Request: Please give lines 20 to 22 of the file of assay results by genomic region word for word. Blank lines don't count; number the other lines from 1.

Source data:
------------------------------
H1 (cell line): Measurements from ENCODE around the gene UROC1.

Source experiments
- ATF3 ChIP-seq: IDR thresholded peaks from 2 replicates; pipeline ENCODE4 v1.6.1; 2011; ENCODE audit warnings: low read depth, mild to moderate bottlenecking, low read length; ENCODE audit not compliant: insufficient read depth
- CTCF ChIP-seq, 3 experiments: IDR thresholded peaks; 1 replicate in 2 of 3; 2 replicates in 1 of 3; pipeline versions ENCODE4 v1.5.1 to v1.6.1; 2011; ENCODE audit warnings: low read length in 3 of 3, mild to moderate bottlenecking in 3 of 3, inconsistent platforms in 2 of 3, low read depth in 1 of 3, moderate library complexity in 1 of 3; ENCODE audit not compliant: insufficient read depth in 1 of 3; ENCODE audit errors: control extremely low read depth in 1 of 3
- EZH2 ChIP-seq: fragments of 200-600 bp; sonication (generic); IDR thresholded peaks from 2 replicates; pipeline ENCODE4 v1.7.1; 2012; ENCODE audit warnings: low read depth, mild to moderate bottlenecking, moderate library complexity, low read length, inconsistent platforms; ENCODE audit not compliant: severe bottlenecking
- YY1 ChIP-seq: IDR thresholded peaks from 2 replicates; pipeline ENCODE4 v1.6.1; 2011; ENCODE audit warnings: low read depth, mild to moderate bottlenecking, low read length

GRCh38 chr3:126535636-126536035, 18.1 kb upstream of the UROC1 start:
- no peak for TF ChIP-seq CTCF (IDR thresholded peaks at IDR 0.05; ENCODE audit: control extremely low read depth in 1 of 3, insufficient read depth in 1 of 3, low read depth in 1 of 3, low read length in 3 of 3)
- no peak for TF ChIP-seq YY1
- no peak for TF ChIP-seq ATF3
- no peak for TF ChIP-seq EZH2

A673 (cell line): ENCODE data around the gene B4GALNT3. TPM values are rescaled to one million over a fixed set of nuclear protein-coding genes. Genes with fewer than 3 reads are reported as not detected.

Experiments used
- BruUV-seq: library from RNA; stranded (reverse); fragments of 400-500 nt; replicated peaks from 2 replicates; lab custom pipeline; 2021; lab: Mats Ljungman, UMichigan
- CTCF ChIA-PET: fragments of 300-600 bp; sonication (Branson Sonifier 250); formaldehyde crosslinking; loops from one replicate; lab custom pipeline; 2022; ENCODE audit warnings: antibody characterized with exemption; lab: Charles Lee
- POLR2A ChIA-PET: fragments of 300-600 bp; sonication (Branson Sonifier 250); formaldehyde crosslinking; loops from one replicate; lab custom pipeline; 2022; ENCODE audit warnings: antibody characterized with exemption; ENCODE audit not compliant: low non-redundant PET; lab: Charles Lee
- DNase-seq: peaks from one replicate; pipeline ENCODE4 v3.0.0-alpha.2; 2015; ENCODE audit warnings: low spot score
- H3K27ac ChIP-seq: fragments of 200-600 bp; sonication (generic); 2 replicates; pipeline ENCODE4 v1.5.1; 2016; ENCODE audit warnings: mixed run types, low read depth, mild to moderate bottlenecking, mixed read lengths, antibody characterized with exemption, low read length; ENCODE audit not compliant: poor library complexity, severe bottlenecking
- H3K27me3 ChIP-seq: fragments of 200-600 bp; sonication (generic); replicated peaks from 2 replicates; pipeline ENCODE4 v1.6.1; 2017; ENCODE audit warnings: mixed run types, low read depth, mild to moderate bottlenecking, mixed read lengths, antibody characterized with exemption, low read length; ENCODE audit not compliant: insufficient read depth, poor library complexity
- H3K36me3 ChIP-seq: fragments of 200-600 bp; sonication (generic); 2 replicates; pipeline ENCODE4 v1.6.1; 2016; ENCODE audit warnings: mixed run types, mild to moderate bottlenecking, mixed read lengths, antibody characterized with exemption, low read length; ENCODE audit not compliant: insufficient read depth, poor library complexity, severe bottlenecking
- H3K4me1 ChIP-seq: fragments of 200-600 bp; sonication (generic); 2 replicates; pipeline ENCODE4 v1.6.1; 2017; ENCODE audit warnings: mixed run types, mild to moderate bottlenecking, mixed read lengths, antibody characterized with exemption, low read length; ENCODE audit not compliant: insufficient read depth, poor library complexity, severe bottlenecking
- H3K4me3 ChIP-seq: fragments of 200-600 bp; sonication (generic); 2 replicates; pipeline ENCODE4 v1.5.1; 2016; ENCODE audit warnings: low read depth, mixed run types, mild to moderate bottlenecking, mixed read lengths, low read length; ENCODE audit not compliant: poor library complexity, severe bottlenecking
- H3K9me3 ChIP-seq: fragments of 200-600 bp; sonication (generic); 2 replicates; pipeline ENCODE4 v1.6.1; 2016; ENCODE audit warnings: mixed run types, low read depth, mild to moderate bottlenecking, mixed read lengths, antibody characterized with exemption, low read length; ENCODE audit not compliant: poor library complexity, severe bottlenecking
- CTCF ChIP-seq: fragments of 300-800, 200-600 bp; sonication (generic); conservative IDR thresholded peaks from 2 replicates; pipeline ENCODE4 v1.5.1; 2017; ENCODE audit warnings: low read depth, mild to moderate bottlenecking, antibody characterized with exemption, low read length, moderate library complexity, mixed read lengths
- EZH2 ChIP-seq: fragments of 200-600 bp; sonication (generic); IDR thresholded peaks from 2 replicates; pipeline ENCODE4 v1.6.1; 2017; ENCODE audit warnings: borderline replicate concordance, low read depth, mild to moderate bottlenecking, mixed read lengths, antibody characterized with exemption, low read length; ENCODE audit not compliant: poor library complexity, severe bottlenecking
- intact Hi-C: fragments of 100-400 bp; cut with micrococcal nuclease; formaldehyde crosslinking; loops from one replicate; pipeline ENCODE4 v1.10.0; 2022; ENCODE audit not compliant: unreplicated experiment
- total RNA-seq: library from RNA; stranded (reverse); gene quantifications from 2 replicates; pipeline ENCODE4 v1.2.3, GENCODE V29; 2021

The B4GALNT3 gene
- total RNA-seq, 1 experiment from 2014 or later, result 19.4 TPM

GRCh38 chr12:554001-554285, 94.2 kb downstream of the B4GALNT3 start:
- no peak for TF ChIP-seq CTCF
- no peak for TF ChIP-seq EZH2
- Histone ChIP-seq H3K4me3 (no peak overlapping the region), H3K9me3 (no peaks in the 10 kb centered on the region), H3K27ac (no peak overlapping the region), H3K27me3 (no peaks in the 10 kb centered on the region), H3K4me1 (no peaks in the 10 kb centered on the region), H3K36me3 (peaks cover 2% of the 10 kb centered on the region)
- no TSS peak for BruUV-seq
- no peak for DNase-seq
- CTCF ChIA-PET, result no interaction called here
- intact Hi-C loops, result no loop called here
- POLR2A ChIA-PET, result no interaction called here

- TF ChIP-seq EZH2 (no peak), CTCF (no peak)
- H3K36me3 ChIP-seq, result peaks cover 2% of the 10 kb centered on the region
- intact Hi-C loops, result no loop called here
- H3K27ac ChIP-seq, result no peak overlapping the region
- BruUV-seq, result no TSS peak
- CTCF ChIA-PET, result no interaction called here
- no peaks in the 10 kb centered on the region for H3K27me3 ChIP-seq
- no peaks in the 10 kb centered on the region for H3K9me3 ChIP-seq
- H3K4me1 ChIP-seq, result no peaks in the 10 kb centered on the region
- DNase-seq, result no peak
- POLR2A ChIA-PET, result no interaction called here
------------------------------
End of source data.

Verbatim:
- H3K36me3 ChIP-seq: fragments of 200-600 bp; sonication (generic); 2 replicates; pipeline ENCODE4 v1.6.1; 2016; ENCODE audit warnings: mixed run types, mild to moderate bottlenecking, mixed read lengths, antibody characterized with exemption, low read length; ENCODE audit not compliant: insufficient read depth, poor library complexity, severe bottlenecking
- H3K4me1 ChIP-seq: fragments of 200-600 bp; sonication (generic); 2 replicates; pipeline ENCODE4 v1.6.1; 2017; ENCODE audit warnings: mixed run types, mild to moderate bottlenecking, mixed read lengths, antibody characterized with exemption, low read length; ENCODE audit not compliant: insufficient read depth, poor library complexity, severe bottlenecking
- H3K4me3 ChIP-seq: fragments of 200-600 bp; sonication (generic); 2 replicates; pipeline ENCODE4 v1.5.1; 2016; ENCODE audit warnings: low read depth, mixed run types, mild to moderate bottlenecking, mixed read lengths, low read length; ENCODE audit not compliant: poor library complexity, severe bottlenecking